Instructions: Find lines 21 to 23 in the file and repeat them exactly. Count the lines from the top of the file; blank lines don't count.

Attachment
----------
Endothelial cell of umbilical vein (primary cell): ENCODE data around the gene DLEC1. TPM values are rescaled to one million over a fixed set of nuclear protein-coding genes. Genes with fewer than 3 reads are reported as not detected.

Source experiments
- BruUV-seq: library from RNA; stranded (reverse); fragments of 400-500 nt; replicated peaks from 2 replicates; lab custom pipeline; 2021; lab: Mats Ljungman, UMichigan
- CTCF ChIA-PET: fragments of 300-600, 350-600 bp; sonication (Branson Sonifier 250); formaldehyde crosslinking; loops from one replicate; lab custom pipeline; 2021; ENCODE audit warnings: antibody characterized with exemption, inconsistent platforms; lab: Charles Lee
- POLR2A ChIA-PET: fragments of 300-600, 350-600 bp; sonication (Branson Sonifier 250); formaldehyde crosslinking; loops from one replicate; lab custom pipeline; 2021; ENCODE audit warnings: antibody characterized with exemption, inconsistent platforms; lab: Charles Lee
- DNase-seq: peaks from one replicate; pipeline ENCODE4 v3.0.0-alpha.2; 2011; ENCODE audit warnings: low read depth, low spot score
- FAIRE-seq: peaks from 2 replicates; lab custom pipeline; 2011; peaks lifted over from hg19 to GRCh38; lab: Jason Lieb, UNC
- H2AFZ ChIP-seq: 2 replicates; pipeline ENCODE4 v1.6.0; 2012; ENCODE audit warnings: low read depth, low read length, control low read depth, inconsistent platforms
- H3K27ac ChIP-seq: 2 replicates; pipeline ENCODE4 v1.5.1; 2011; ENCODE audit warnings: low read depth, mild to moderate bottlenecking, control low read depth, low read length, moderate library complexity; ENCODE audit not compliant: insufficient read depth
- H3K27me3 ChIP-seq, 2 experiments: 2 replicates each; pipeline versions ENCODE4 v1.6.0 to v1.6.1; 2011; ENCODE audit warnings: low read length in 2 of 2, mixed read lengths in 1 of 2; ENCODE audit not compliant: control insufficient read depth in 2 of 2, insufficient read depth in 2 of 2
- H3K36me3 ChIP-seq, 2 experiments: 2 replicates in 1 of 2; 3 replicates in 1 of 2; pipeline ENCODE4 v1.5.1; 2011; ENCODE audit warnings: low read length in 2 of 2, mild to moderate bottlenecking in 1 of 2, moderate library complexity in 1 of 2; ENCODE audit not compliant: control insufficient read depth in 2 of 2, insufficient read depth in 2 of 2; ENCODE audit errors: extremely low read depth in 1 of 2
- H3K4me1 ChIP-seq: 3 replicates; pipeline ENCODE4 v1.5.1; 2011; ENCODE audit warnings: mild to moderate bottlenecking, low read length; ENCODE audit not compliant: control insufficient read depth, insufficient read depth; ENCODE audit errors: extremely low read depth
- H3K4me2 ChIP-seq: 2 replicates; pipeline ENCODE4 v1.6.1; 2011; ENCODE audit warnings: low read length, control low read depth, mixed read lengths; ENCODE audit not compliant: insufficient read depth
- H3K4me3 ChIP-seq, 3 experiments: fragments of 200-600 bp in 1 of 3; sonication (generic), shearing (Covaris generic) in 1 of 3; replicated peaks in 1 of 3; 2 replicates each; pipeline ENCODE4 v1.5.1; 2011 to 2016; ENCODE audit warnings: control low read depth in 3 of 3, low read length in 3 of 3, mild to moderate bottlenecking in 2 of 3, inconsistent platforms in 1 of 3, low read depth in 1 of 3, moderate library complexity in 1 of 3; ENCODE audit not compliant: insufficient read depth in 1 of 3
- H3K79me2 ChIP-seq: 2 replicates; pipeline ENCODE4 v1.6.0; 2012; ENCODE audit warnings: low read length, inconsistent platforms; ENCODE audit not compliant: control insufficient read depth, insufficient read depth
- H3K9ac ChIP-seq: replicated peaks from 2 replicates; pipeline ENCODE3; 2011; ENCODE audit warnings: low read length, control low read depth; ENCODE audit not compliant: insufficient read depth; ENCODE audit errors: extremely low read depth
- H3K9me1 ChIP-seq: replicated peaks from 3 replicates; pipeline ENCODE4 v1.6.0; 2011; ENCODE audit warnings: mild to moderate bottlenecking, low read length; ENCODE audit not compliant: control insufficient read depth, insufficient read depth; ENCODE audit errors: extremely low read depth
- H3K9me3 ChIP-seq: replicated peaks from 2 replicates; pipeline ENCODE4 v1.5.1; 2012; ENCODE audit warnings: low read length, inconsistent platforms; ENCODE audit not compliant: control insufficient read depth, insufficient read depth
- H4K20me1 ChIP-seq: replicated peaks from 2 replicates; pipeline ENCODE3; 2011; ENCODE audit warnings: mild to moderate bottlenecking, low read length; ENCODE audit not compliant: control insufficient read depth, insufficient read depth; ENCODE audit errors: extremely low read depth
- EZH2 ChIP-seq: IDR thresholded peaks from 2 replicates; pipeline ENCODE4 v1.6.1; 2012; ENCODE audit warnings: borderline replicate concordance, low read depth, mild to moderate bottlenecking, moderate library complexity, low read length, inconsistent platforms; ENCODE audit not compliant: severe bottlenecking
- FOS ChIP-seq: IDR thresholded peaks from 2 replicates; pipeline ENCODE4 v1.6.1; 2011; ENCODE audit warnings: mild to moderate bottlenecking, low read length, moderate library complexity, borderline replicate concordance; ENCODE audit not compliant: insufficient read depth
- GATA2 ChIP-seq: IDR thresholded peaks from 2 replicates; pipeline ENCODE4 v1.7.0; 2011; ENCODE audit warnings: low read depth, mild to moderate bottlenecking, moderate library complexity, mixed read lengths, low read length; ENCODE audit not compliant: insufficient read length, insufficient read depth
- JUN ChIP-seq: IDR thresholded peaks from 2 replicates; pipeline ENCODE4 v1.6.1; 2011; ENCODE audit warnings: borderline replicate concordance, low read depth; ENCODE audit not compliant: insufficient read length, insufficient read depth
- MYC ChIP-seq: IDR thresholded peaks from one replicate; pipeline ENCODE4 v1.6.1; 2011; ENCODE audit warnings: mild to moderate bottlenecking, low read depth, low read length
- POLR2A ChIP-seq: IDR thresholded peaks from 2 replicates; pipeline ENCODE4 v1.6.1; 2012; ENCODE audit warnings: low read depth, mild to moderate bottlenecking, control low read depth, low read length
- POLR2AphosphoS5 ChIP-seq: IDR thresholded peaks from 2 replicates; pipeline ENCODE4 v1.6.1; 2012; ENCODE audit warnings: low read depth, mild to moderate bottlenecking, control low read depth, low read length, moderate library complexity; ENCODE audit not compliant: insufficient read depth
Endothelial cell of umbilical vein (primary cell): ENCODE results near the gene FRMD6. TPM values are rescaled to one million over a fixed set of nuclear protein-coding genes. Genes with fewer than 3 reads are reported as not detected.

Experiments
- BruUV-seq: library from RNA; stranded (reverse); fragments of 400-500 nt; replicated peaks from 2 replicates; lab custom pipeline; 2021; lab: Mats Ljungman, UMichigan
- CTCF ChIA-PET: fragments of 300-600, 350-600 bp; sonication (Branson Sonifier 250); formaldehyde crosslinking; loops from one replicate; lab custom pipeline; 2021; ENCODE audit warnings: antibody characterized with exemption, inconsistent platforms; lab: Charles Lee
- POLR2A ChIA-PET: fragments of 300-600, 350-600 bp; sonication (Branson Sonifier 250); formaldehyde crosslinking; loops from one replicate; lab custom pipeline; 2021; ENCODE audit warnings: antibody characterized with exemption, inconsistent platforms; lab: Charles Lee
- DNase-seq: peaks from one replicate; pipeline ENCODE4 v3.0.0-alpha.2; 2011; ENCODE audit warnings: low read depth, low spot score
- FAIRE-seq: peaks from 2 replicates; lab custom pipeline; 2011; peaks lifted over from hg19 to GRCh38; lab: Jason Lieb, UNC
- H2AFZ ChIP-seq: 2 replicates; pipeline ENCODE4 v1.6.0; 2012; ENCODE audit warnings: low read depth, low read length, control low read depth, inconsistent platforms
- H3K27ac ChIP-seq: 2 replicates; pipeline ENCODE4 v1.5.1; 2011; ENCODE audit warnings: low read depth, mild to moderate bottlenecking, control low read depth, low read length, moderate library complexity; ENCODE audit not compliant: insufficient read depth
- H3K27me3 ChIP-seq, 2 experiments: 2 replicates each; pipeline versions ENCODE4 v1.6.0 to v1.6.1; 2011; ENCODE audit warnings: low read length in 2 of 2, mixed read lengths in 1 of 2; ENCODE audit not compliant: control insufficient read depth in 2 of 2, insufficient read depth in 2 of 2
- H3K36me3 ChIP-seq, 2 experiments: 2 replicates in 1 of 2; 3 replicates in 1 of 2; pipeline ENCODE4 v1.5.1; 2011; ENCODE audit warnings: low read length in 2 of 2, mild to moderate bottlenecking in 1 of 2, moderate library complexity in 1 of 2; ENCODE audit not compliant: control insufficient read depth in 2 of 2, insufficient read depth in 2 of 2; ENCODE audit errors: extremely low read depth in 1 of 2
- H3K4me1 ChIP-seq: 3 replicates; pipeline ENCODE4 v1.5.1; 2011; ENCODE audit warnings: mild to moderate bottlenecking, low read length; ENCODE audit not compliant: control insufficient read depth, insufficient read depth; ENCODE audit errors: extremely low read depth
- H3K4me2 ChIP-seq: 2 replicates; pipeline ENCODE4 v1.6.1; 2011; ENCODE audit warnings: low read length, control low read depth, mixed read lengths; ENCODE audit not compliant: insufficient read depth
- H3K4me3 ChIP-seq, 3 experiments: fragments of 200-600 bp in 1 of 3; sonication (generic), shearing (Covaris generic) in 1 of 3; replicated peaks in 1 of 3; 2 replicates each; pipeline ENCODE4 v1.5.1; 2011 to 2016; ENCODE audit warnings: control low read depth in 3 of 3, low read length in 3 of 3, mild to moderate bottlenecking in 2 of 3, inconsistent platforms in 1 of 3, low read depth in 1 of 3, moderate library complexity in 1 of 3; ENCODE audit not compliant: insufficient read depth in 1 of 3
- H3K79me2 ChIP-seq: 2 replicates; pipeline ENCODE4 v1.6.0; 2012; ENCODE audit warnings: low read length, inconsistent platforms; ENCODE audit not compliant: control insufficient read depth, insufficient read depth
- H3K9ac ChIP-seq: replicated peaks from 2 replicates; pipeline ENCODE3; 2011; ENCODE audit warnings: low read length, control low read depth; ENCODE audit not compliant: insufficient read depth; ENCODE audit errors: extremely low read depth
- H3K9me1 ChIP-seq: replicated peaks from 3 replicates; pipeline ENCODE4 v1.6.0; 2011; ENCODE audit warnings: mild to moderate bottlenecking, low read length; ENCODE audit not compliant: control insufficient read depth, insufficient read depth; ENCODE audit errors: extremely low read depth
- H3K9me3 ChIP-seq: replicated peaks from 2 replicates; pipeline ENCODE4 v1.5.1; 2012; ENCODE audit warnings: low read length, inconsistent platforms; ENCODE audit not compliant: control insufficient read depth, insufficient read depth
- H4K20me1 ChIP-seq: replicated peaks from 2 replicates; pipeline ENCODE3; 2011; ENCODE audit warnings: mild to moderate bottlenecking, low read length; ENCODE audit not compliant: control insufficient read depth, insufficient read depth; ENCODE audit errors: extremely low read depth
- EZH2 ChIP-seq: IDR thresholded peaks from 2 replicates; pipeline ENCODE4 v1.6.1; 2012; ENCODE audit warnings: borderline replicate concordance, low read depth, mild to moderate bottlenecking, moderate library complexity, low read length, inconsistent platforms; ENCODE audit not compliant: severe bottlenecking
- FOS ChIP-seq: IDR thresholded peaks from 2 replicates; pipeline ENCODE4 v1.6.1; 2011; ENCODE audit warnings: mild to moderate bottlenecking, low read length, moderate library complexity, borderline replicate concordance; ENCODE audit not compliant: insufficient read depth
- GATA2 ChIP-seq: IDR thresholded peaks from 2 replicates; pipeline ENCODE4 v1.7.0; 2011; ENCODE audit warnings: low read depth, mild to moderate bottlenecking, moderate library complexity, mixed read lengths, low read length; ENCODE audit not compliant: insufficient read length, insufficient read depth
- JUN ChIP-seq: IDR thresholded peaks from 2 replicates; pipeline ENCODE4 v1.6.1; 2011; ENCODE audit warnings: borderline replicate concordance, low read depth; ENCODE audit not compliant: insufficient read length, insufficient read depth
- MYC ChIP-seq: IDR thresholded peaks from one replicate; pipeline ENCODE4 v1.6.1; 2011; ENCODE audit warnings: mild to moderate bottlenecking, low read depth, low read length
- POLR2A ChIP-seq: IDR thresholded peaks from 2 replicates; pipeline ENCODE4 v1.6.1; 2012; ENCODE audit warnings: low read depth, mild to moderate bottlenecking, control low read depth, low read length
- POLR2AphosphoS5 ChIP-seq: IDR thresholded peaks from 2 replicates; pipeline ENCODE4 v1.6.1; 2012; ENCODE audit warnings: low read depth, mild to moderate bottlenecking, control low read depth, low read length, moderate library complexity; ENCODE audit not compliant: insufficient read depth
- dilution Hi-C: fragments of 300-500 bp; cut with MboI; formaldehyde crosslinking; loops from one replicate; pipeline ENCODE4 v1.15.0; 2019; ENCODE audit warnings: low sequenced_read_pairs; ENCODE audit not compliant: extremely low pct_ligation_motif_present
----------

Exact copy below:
- FOS ChIP-seq: IDR thresholded peaks from 2 replicates; pipeline ENCODE4 v1.6.1; 2011; ENCODE audit warnings: mild to moderate bottlenecking, low read length, moderate library complexity, borderline replicate concordance; ENCODE audit not compliant: insufficient read depth
- GATA2 ChIP-seq: IDR thresholded peaks from 2 replicates; pipeline ENCODE4 v1.7.0; 2011; ENCODE audit warnings: low read depth, mild to moderate bottlenecking, moderate library complexity, mixed read lengths, low read length; ENCODE audit not compliant: insufficient read length, insufficient read depth
- JUN ChIP-seq: IDR thresholded peaks from 2 replicates; pipeline ENCODE4 v1.6.1; 2011; ENCODE audit warnings: borderline replicate concordance, low read depth; ENCODE audit not compliant: insufficient read length, insufficient read depth